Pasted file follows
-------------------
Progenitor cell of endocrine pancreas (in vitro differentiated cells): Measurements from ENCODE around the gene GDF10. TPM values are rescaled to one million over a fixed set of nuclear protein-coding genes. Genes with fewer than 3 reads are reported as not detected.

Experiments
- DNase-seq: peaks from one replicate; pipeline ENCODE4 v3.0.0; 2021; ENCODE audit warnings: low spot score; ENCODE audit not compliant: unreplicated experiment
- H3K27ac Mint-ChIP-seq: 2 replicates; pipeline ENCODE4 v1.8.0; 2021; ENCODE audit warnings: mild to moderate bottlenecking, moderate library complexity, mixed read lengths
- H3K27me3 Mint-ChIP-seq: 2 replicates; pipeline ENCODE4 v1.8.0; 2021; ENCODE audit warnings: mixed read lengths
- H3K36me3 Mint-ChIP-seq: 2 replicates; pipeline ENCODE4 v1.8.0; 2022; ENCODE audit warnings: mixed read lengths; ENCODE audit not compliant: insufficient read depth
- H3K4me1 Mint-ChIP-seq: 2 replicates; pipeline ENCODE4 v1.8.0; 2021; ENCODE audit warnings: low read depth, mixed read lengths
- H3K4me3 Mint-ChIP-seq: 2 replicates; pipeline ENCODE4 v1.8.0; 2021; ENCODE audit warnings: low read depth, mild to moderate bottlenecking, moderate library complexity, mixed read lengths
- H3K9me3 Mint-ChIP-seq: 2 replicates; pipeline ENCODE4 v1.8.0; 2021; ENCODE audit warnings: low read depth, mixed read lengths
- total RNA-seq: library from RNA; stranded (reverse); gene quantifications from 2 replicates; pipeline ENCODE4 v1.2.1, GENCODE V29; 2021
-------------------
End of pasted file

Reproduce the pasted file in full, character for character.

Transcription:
Progenitor cell of endocrine pancreas (in vitro differentiated cells): Measurements from ENCODE around the gene GDF10. TPM values are rescaled to one million over a fixed set of nuclear protein-coding genes. Genes with fewer than 3 reads are reported as not detected.

Experiments
- DNase-seq: peaks from one replicate; pipeline ENCODE4 v3.0.0; 2021; ENCODE audit warnings: low spot score; ENCODE audit not compliant: unreplicated experiment
- H3K27ac Mint-ChIP-seq: 2 replicates; pipeline ENCODE4 v1.8.0; 2021; ENCODE audit warnings: mild to moderate bottlenecking, moderate library complexity, mixed read lengths
- H3K27me3 Mint-ChIP-seq: 2 replicates; pipeline ENCODE4 v1.8.0; 2021; ENCODE audit warnings: mixed read lengths
- H3K36me3 Mint-ChIP-seq: 2 replicates; pipeline ENCODE4 v1.8.0; 2022; ENCODE audit warnings: mixed read lengths; ENCODE audit not compliant: insufficient read depth
- H3K4me1 Mint-ChIP-seq: 2 replicates; pipeline ENCODE4 v1.8.0; 2021; ENCODE audit warnings: low read depth, mixed read lengths
- H3K4me3 Mint-ChIP-seq: 2 replicates; pipeline ENCODE4 v1.8.0; 2021; ENCODE audit warnings: low read depth, mild to moderate bottlenecking, moderate library complexity, mixed read lengths
- H3K9me3 Mint-ChIP-seq: 2 replicates; pipeline ENCODE4 v1.8.0; 2021; ENCODE audit warnings: low read depth, mixed read lengths
- total RNA-seq: library from RNA; stranded (reverse); gene quantifications from 2 replicates; pipeline ENCODE4 v1.2.1, GENCODE V29; 2021